Glued Laminated Timber columns are often used to support Glued Laminated Timber beams and other framing in wood frame structures. These `Glulam’ columns provide structural support for moderate and large loads and as well may match the `timber’ architectural appeal of the structure itself. Occasionally Glulam columns are used where aesthetic appeal is less or unimportant but where such columns are used to match Glulam beam sizes while accommodating the beam reactions. Glulam columns typically support axial (axial compression) loads but may also be called upon to carry transverse and eccentric loads. The use of a Glued Laminated Timber `column’ to support axial loads is the subject of the present article.

The design of any Glulam should start with the evaluation of the following conditions.

1. Determine the load(s) to be supported (in this example, axial).

2. Determine the column height.

3. Evaluate the bracing conditions.

4. Evaluated or determine load eccentricity.

5. Determine column visibility and appearance requirements.

In this article we will determine the required size Glulam column to support two `in-series’ Glued Laminated Timber beams, each 40 ft long, carrying 1300 plf uniform Snow plus Dead loads. The beams splice across the column; it is visible and unbraced in both potential buckling directions for the physical height of 18 ft (floor to bottom of beams). An Architectural Appearance Grade is desired. The beam splice over the column is centered, the beam reactions are equal, and thus a single centered axial load equaling the sum of the beam reactions will be used in the design.

In this example a column with a width matching the supported beams will be sought. The beams supported are each 6-3/4 x 36 Douglas fir Glulams; thus it is intended that one dimension of the column will be 6-3/4 in. For a column to be suitable structurally, the Design Check for Compression parallel to Grain must be satisfied;

(is) fc ≤ Fc’,

where

fc is the applied axial stress parallel to grain, assumed uniform,

and

Fc’ is the Allowable Compression Parallel to Grain, obtained by

Fc’ = Fc CC CM Ct CP,

where

CC, the Load Duration factor, is 1.15 in this case, for Snow,

CM and Ct are not applicable as the service conditions for the column are assumed to be `dry’ and `normal’ temperature, and

CP is the Column Stability factor,

CP = (1 + FcE/Fc*)/2c + √{[(1 + FcE/Fc*)/2c]2 – FcE/Fc*)/c},

where

FcE = 0.822 E min’/(*le/d*)2,

where

E min’, *le*, and d are the minimum Modulus of Elasticity, effective length (in buckling), and cross section dimension associated with the critical direction of buckling,

Fc* is the Design Value for Compression Parallel to Grain multiplied by all applicable Adjustment factors except CP, and

c = 0.9 for Glulam.

In our example (as, I would venture to say, most examples of Glulam columns) the effective length shall be taken to equal the physical length, and assuming the critical buckling direction is parallel to the 6-3/4 in. section dimension,

*L*e = 18 x 12 = 216 in.

d = 6-3/4 in.

*le/d* = 216 / 6.75 = 32, which does not exceed 60; good!

The grade column to be used will be assumed to be Douglas fir (DF) Comb. 2, for which

Emin = 830,000 psi, and

Fc = 1950 psi (assuming 4 or more laminations).

Emin’ = Emin = 830,000 psi, and, thus,

FcE = 0.822 (830,000 psi)/(32)2 = 666 psi.

Fc* = 1950 psi (1.15) = 2243 psi.

FcE/Fc*= 666/2243 = 0.297, and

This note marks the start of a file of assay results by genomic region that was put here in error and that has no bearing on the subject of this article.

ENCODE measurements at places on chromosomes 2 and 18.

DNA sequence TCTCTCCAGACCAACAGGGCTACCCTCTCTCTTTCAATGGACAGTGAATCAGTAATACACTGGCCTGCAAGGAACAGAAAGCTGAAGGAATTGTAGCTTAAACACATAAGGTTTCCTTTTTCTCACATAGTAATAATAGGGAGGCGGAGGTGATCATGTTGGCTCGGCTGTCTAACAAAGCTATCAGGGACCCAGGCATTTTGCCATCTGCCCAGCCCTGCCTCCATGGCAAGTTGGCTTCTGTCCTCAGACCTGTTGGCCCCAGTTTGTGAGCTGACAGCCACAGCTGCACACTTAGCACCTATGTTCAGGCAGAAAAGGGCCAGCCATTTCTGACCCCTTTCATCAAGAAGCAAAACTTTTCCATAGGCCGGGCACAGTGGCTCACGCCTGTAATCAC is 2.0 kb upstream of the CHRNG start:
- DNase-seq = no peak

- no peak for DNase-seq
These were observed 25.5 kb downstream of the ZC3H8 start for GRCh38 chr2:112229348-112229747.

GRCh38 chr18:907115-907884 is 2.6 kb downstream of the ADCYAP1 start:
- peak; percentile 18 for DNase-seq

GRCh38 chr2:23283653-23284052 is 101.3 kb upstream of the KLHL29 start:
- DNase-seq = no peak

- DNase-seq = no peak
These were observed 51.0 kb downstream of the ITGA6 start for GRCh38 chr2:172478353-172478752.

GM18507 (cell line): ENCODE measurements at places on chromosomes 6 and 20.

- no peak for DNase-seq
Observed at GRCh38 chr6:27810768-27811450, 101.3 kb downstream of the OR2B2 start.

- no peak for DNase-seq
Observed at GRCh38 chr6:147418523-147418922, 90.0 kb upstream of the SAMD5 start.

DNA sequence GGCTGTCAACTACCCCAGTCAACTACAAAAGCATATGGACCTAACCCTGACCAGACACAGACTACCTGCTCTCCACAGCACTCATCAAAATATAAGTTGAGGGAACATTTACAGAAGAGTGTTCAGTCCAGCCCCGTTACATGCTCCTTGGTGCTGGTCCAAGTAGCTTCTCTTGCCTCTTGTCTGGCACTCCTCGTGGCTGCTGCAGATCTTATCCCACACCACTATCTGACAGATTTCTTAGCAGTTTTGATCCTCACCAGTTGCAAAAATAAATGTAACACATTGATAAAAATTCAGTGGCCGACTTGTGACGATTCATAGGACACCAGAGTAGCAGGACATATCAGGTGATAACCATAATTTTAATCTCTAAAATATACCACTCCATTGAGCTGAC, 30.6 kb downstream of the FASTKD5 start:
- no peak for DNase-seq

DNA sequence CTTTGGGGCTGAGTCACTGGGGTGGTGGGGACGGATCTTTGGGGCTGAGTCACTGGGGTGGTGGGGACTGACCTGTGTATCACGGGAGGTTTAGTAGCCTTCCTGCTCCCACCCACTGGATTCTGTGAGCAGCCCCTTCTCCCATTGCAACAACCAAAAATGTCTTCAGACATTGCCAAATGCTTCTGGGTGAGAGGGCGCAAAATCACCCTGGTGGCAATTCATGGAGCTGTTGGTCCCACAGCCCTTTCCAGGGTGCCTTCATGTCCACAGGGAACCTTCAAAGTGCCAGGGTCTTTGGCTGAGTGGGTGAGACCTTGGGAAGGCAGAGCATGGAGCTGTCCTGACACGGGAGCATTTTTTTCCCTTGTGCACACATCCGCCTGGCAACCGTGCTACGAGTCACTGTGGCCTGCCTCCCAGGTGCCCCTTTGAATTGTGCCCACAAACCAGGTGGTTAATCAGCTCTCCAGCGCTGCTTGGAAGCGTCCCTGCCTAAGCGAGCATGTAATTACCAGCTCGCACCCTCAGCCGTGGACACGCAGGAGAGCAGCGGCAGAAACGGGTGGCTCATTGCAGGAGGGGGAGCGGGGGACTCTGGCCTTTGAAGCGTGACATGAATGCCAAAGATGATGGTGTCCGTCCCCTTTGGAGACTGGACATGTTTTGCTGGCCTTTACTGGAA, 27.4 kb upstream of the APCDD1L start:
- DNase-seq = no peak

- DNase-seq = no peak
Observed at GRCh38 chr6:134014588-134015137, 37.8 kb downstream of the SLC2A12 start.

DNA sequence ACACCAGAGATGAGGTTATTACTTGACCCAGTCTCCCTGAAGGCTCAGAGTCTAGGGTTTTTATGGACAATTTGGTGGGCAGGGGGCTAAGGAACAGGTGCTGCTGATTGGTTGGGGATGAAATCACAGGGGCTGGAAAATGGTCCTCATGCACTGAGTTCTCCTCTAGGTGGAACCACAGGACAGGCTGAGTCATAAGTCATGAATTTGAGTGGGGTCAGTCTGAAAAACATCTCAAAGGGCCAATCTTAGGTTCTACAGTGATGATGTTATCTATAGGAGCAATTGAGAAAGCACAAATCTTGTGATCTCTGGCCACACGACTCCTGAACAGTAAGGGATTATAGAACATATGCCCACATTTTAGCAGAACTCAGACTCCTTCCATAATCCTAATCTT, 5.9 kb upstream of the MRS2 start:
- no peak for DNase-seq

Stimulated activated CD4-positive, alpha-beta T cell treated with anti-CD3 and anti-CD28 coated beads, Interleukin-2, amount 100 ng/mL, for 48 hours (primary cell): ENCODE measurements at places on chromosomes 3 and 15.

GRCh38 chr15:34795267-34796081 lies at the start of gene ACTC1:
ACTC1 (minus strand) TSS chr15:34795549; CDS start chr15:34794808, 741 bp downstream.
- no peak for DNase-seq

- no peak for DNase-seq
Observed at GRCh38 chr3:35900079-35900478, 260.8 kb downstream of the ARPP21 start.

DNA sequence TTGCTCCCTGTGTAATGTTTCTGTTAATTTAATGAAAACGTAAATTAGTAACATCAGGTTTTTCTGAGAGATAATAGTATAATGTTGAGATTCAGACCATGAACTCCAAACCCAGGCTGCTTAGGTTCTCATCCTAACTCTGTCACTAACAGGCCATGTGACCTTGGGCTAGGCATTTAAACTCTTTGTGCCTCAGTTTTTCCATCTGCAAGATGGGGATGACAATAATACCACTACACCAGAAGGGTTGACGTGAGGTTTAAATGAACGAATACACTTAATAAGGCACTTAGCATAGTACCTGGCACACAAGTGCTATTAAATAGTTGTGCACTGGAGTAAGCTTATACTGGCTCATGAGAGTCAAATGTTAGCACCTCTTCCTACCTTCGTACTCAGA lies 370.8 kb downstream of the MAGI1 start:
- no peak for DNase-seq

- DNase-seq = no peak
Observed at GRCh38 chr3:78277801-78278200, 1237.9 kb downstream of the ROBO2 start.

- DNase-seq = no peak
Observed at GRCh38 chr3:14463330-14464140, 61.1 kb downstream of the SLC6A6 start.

CP = (1 + 0.297)/1.8 + √{[(1 +0.297)/1.8]2 – 0.297)/0.9} = 0.286.

The Allowable axial stress is, thus,

Fc’ = 2243 psi (0.286) = 641 in.

The total load to be carried by the Column is

P = W/2 + W/2 = W, where

W = w L = 1300 plf (40 ft) = 52,000 lb (each beam), thus,

P = 52,000 lb (Snow plus Dead).

By setting the applied stress under design load equal to the Allowable stress the `other’ dimension to the column may be found;

(let) fc = P/A = 52,000 lb / (6-3/4 x d other) = 641 psi, or

d other = 52,000 lb / (6.75 in. x 641 psi) = 12.02 in.

So, this suggests that a 6-3/4 x 12 column is suitable.

Since *l*e and Emin’ are the same for both directions of buckling, the assumption that the 6-3/4 in. depth governing is indeed applicable.

Also, a 12-in. deep column will be manufactured using 12 / 1.5 = 8 lams, so the use of 1950 psi for Fc for 4 or more lams is also applicable.

The question arises, however, “Will the narrow profile of the column look good?” (The column is about twice as deep as it is wide.)

The 6-3/4 in. dimension was used to `match’ the beam size. Wider column sizes could be investigated, but they will not frame flush with the 6-3/4 in. width beams…. unless wider beams are also investigated.

It turns out that a column size of 8-3/4 x 9 in the DF Comb. 2 has plenty of capacity with regard to the above conditions, and `looks’ squarer. It `could’ be framed under 6-3/4 in. wide beams, *or 8-3/4 in. wide beams could also be investigated.*

Note that even though we are discussing matching widths for column and beams, the column will be specified using a `Combination Number’ associated with timbers intended for axial loading, whereas the beams for the same project will be specified by a Combination Symbol (or Stress Class) associated with timbers intended for flexural loading. A Glulam *beam* could be used as a column, in this case, but with different design values. In either case, if used as a column, the member must be straight (not cambered), if used as a column.

It turns out that a 6-3/4 x 13.5 24F-1.8E `beam’ will also work, as long as it is straight, as well as an 8-3/4 x 9.

References

*National Design Specification for Wood Construction* (NDS) and *Supplement – Design Values for Wood Construction,* 2005, American Forest and Paper Association, Washington, D.C.